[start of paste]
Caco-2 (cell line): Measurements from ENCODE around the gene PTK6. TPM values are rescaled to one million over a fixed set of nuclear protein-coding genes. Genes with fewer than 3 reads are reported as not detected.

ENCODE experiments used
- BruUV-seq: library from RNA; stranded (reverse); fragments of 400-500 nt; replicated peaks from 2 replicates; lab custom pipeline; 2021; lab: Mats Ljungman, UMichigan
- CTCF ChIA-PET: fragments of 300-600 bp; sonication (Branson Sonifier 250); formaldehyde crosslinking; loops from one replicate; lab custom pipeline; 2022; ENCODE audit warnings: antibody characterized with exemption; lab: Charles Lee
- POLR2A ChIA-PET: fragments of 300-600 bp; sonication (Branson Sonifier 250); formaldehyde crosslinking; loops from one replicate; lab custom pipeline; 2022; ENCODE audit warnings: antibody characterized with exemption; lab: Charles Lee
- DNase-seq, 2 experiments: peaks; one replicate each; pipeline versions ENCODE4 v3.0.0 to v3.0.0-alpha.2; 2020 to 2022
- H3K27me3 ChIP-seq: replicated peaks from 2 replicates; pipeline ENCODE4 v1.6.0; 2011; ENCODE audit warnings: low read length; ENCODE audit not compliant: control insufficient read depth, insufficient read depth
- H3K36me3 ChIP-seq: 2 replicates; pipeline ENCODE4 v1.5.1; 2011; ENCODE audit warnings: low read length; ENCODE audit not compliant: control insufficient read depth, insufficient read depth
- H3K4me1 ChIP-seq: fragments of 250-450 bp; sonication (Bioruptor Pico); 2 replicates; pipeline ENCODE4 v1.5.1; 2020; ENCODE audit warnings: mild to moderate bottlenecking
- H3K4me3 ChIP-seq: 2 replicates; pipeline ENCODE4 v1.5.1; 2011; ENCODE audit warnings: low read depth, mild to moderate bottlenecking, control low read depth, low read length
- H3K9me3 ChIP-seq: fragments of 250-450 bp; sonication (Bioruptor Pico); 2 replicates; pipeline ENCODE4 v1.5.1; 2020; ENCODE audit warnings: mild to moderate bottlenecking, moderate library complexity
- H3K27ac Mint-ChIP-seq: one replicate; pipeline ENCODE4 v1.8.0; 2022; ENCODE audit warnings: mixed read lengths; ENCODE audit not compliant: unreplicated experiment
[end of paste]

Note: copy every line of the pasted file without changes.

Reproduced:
Caco-2 (cell line): Measurements from ENCODE around the gene PTK6. TPM values are rescaled to one million over a fixed set of nuclear protein-coding genes. Genes with fewer than 3 reads are reported as not detected.

ENCODE experiments used
- BruUV-seq: library from RNA; stranded (reverse); fragments of 400-500 nt; replicated peaks from 2 replicates; lab custom pipeline; 2021; lab: Mats Ljungman, UMichigan
- CTCF ChIA-PET: fragments of 300-600 bp; sonication (Branson Sonifier 250); formaldehyde crosslinking; loops from one replicate; lab custom pipeline; 2022; ENCODE audit warnings: antibody characterized with exemption; lab: Charles Lee
- POLR2A ChIA-PET: fragments of 300-600 bp; sonication (Branson Sonifier 250); formaldehyde crosslinking; loops from one replicate; lab custom pipeline; 2022; ENCODE audit warnings: antibody characterized with exemption; lab: Charles Lee
- DNase-seq, 2 experiments: peaks; one replicate each; pipeline versions ENCODE4 v3.0.0 to v3.0.0-alpha.2; 2020 to 2022
- H3K27me3 ChIP-seq: replicated peaks from 2 replicates; pipeline ENCODE4 v1.6.0; 2011; ENCODE audit warnings: low read length; ENCODE audit not compliant: control insufficient read depth, insufficient read depth
- H3K36me3 ChIP-seq: 2 replicates; pipeline ENCODE4 v1.5.1; 2011; ENCODE audit warnings: low read length; ENCODE audit not compliant: control insufficient read depth, insufficient read depth
- H3K4me1 ChIP-seq: fragments of 250-450 bp; sonication (Bioruptor Pico); 2 replicates; pipeline ENCODE4 v1.5.1; 2020; ENCODE audit warnings: mild to moderate bottlenecking
- H3K4me3 ChIP-seq: 2 replicates; pipeline ENCODE4 v1.5.1; 2011; ENCODE audit warnings: low read depth, mild to moderate bottlenecking, control low read depth, low read length
- H3K9me3 ChIP-seq: fragments of 250-450 bp; sonication (Bioruptor Pico); 2 replicates; pipeline ENCODE4 v1.5.1; 2020; ENCODE audit warnings: mild to moderate bottlenecking, moderate library complexity
- H3K27ac Mint-ChIP-seq: one replicate; pipeline ENCODE4 v1.8.0; 2022; ENCODE audit warnings: mixed read lengths; ENCODE audit not compliant: unreplicated experiment